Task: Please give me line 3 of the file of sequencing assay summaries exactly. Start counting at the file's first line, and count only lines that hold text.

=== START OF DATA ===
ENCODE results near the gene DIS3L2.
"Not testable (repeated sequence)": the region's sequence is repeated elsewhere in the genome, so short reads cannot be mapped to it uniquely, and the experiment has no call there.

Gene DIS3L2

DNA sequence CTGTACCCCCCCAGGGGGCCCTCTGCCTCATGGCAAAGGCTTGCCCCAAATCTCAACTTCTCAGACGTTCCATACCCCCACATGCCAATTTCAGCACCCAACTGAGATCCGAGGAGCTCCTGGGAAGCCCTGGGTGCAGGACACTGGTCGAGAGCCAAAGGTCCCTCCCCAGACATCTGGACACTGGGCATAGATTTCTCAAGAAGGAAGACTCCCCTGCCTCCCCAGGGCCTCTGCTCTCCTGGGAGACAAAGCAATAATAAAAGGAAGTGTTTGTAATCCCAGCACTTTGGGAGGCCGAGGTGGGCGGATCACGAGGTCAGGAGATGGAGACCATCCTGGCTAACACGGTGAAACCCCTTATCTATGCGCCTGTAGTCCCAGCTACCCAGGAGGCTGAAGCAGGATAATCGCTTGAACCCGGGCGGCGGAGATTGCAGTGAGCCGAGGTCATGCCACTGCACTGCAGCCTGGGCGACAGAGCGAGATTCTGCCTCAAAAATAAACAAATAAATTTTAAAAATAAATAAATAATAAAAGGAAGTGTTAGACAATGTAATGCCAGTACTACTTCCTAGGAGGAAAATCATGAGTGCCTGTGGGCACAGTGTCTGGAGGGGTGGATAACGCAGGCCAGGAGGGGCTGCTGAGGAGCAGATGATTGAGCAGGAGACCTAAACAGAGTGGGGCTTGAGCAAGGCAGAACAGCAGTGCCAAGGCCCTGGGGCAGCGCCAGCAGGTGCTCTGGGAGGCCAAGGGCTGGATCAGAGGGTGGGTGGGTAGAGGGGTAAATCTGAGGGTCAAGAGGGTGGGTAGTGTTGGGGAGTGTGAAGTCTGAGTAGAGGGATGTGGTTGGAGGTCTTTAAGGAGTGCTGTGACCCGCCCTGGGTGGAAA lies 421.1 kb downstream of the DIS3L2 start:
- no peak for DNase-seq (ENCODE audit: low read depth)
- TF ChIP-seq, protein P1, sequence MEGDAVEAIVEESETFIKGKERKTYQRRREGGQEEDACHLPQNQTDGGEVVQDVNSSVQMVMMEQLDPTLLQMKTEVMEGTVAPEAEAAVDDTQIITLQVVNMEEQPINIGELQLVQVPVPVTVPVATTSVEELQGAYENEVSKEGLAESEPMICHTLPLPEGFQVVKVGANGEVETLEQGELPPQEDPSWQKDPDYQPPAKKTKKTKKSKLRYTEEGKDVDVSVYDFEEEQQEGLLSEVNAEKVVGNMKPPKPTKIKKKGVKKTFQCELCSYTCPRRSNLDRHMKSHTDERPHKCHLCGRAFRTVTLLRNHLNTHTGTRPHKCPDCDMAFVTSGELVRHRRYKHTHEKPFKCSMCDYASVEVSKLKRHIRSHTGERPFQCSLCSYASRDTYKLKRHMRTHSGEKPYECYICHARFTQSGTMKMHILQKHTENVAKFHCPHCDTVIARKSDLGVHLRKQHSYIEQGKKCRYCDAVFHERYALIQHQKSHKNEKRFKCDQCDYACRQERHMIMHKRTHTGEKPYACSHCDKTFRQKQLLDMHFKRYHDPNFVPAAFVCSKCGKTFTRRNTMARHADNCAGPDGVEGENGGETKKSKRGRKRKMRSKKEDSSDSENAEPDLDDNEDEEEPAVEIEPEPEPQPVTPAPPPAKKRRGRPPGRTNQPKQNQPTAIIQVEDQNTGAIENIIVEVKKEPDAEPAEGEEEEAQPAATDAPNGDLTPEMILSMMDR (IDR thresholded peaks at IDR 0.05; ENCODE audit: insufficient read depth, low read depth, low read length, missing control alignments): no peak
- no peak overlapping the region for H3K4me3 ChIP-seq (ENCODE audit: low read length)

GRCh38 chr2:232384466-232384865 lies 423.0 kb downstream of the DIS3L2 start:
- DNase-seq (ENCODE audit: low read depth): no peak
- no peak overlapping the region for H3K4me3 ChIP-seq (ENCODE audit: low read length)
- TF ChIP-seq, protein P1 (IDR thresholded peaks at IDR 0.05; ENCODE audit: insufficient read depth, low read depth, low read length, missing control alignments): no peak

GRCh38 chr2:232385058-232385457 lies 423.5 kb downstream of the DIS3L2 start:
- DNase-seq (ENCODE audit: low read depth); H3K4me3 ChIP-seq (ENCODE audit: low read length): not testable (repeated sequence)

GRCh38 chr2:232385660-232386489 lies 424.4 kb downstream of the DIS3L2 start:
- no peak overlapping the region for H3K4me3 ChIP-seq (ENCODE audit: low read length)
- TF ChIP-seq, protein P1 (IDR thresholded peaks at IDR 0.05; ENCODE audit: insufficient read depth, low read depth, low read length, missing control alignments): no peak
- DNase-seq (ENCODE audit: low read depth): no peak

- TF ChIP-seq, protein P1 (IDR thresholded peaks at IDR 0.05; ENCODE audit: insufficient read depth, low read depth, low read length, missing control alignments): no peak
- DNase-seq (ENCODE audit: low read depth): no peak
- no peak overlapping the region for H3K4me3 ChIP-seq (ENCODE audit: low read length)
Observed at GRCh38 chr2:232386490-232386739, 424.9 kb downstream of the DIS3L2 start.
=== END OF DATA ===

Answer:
Gene DIS3L2